• Among the most serious emerging threats to coral reefs are coral diseases, which have devastated coral populations throughout the Caribbean since the 1980s and accompanied the mass coral bleaching there in 2005 and 2006. Over 90 per cent of the main reef forming corals in the Caribbean have now died due to coral disease with the severity of disease outbreaks commonly correlated with corals stressed by bleaching.  Coral diseases are also being observed more frequently on Indo-Pacific reefs in heretofore unrecorded places such the Great Barrier Reef, areas of Marovo Lagoon in the Solomon Islands and the Northwestern Hawaiian Islands. The outbreaks seem to be related to bacterial infections and other introduced disease organisms, increasing pollution, human disturbance and increasing sea temperature, all of which have put reef-forming corals at serious risk.

Marine Ecosystems

Marine ecosystems, from coastal to deep sea, now show the influence of human actions, with coastal marine ecosystems showing both large historical losses of extent and condition as well as rapid ongoing declines (established but incomplete) {,}

  • Direct exploitation of fish and seafood has the largest relative impact in the oceans (well established) {}.
  • The direct driver with the second highest impact on the oceans is the many changes in the uses of the sea and coast land (well established) {} (See Summary of Observed Changes)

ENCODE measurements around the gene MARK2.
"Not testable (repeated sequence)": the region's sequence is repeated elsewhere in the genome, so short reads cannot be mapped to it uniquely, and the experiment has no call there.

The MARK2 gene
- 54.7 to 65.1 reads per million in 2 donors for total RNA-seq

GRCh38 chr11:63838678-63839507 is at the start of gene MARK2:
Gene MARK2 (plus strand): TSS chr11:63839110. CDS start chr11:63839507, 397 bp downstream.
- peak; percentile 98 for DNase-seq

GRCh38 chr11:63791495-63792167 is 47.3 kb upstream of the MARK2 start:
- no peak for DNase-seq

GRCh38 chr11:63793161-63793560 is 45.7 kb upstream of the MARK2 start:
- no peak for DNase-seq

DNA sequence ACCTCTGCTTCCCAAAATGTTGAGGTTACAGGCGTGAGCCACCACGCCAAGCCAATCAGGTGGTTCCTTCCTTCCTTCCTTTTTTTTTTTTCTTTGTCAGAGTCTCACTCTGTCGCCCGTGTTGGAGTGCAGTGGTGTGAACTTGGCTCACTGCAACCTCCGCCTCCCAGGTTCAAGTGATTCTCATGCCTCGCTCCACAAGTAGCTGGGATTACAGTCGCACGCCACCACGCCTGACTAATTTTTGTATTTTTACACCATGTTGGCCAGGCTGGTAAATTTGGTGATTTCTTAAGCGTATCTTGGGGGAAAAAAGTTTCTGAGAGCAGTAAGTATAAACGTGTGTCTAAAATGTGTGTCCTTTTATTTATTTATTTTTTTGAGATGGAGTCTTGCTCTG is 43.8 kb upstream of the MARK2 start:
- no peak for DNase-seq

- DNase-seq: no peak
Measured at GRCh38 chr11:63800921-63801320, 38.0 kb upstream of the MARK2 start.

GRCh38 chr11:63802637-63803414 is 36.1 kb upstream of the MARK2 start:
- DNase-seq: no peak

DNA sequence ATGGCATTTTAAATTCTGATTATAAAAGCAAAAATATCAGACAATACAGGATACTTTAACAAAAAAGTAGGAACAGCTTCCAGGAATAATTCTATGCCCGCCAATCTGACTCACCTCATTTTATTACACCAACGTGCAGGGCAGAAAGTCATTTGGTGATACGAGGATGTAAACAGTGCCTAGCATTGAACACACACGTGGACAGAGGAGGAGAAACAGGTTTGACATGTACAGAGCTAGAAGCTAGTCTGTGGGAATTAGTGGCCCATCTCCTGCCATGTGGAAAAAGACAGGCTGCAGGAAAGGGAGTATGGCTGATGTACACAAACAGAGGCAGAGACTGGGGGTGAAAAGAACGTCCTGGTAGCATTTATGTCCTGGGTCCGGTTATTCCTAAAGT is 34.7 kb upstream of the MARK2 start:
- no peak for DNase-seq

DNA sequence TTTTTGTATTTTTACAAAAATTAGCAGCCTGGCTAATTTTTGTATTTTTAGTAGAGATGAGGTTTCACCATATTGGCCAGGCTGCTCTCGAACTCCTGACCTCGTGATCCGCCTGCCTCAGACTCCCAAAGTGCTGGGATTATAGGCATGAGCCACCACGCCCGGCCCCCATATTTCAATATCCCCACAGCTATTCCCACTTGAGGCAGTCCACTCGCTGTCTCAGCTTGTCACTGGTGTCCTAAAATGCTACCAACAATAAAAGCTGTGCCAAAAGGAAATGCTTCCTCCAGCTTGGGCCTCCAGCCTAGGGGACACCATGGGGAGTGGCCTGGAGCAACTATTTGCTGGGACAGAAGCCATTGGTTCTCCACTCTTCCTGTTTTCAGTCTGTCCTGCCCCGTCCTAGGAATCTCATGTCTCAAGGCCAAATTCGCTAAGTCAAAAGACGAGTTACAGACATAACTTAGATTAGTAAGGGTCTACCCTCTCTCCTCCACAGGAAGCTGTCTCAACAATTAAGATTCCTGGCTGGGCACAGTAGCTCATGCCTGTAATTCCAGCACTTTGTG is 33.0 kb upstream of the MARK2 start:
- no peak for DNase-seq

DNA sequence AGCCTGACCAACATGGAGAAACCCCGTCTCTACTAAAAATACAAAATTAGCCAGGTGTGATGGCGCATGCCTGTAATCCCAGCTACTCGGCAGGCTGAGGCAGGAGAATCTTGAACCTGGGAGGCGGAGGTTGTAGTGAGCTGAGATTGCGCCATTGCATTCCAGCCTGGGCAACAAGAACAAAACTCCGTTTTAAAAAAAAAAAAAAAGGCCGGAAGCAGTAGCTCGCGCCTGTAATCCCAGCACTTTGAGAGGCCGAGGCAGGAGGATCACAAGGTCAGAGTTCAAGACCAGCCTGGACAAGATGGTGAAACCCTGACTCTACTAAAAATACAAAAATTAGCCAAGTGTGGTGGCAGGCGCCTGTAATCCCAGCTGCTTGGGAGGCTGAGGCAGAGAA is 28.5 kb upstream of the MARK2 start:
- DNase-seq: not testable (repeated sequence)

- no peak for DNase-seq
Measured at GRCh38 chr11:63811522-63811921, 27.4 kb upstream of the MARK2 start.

Distribution Of Changes In The Global Ocean

Source:  Halpern  (B. S., Walbridge, S., Selkoe, K. A., Kappel, C. V., Micheli, F., D’Agrosa, C., … Watson, R. (2008). A Global Map of Human Impact on Marine Ecosystems. Science, 319(5865), 948–952.doi:10.1126/science.1149345 

1.  Every square kilometer of the ocean is affected by some anthropogenic driver of ecological change

2.  Over 41% of the world’s oceans have medium to very high cumulative impacts:

  • North and Norwegian seas, South and East China seas, Eastern Caribbean, North American eastern seaboard, Mediterranean, Persian Gulf, Bering Sea, and the waters around Sri Lanka.

3.  Lowest impact areas include high-latitude Arctic and Antarctic poles, but this may change due to future polar ice loss

4.  Ecosystems with highest impacts include hard and soft continental shelves and rocky reefs, and coral reefs.

Summary of Observed Changes

Temperature Changes

  •  Rising sea surface temperatures; reduction in oxygen content; stratification; coral bleaching
  • Heat content increasing deeper into the ocean
  • Global ocean animal biomass consistently declines with climate change, and that these impacts are amplified at higher trophic levels (Source: Lotze, et al., Global ensemble projections reveal trophic amplification of ocean biomass declines with climate change. Ocean biomass declines with climate change
Source: Ocean biomass declines with climate change

Rising Sea Levels (“Looking past the horizon of 2100” Nature Climate Change)

  • Thermal expansion (warmer water expands)
  • Increased runoff from land-based ice sheets
    • Greenland
    • Antarctica
    • Mountain Glaciers

Changes in the Salinity of Seawater